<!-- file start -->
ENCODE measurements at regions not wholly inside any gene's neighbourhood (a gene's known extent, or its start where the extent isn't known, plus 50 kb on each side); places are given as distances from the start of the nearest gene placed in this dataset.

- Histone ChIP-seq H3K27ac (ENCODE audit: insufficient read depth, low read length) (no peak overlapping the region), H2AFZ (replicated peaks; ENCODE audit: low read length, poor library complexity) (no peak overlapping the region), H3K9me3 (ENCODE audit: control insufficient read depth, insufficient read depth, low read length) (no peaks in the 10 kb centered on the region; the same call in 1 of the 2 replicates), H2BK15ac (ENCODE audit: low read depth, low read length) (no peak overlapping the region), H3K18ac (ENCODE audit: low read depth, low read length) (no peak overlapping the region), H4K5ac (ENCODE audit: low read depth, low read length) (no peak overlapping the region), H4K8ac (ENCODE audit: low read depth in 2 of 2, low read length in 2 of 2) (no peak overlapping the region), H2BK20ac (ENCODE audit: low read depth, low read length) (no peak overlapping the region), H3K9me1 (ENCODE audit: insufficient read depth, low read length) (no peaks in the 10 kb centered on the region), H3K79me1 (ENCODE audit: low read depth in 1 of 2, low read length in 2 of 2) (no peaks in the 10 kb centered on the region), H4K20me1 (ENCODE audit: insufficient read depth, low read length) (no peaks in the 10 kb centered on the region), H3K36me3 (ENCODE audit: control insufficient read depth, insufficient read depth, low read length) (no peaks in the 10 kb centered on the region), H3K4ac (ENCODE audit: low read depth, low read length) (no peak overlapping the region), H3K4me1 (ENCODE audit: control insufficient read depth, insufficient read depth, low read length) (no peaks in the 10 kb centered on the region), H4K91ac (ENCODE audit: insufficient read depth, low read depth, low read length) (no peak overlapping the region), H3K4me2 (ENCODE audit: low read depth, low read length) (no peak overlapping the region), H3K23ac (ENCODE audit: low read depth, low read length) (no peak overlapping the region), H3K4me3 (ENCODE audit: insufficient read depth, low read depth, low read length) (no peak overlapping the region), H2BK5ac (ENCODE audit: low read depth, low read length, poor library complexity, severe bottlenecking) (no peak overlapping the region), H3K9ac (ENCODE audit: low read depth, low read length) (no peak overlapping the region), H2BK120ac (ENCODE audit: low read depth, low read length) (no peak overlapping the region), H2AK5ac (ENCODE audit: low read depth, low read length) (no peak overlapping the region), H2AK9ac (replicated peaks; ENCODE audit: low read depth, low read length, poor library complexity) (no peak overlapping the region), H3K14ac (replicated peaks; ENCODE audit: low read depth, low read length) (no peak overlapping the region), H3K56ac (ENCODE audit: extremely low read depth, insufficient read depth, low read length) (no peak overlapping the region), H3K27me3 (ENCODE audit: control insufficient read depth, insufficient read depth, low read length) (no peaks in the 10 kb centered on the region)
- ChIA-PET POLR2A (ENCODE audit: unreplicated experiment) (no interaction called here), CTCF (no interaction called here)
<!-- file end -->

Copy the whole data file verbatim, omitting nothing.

ENCODE measurements at regions not wholly inside any gene's neighbourhood (a gene's known extent, or its start where the extent isn't known, plus 50 kb on each side); places are given as distances from the start of the nearest gene placed in this dataset.

- Histone ChIP-seq H3K27ac (ENCODE audit: insufficient read depth, low read length) (no peak overlapping the region), H2AFZ (replicated peaks; ENCODE audit: low read length, poor library complexity) (no peak overlapping the region), H3K9me3 (ENCODE audit: control insufficient read depth, insufficient read depth, low read length) (no peaks in the 10 kb centered on the region; the same call in 1 of the 2 replicates), H2BK15ac (ENCODE audit: low read depth, low read length) (no peak overlapping the region), H3K18ac (ENCODE audit: low read depth, low read length) (no peak overlapping the region), H4K5ac (ENCODE audit: low read depth, low read length) (no peak overlapping the region), H4K8ac (ENCODE audit: low read depth in 2 of 2, low read length in 2 of 2) (no peak overlapping the region), H2BK20ac (ENCODE audit: low read depth, low read length) (no peak overlapping the region), H3K9me1 (ENCODE audit: insufficient read depth, low read length) (no peaks in the 10 kb centered on the region), H3K79me1 (ENCODE audit: low read depth in 1 of 2, low read length in 2 of 2) (no peaks in the 10 kb centered on the region), H4K20me1 (ENCODE audit: insufficient read depth, low read length) (no peaks in the 10 kb centered on the region), H3K36me3 (ENCODE audit: control insufficient read depth, insufficient read depth, low read length) (no peaks in the 10 kb centered on the region), H3K4ac (ENCODE audit: low read depth, low read length) (no peak overlapping the region), H3K4me1 (ENCODE audit: control insufficient read depth, insufficient read depth, low read length) (no peaks in the 10 kb centered on the region), H4K91ac (ENCODE audit: insufficient read depth, low read depth, low read length) (no peak overlapping the region), H3K4me2 (ENCODE audit: low read depth, low read length) (no peak overlapping the region), H3K23ac (ENCODE audit: low read depth, low read length) (no peak overlapping the region), H3K4me3 (ENCODE audit: insufficient read depth, low read depth, low read length) (no peak overlapping the region), H2BK5ac (ENCODE audit: low read depth, low read length, poor library complexity, severe bottlenecking) (no peak overlapping the region), H3K9ac (ENCODE audit: low read depth, low read length) (no peak overlapping the region), H2BK120ac (ENCODE audit: low read depth, low read length) (no peak overlapping the region), H2AK5ac (ENCODE audit: low read depth, low read length) (no peak overlapping the region), H2AK9ac (replicated peaks; ENCODE audit: low read depth, low read length, poor library complexity) (no peak overlapping the region), H3K14ac (replicated peaks; ENCODE audit: low read depth, low read length) (no peak overlapping the region), H3K56ac (ENCODE audit: extremely low read depth, insufficient read depth, low read length) (no peak overlapping the region), H3K27me3 (ENCODE audit: control insufficient read depth, insufficient read depth, low read length) (no peaks in the 10 kb centered on the region)
- ChIA-PET POLR2A (ENCODE audit: unreplicated experiment) (no interaction called here), CTCF (no interaction called here)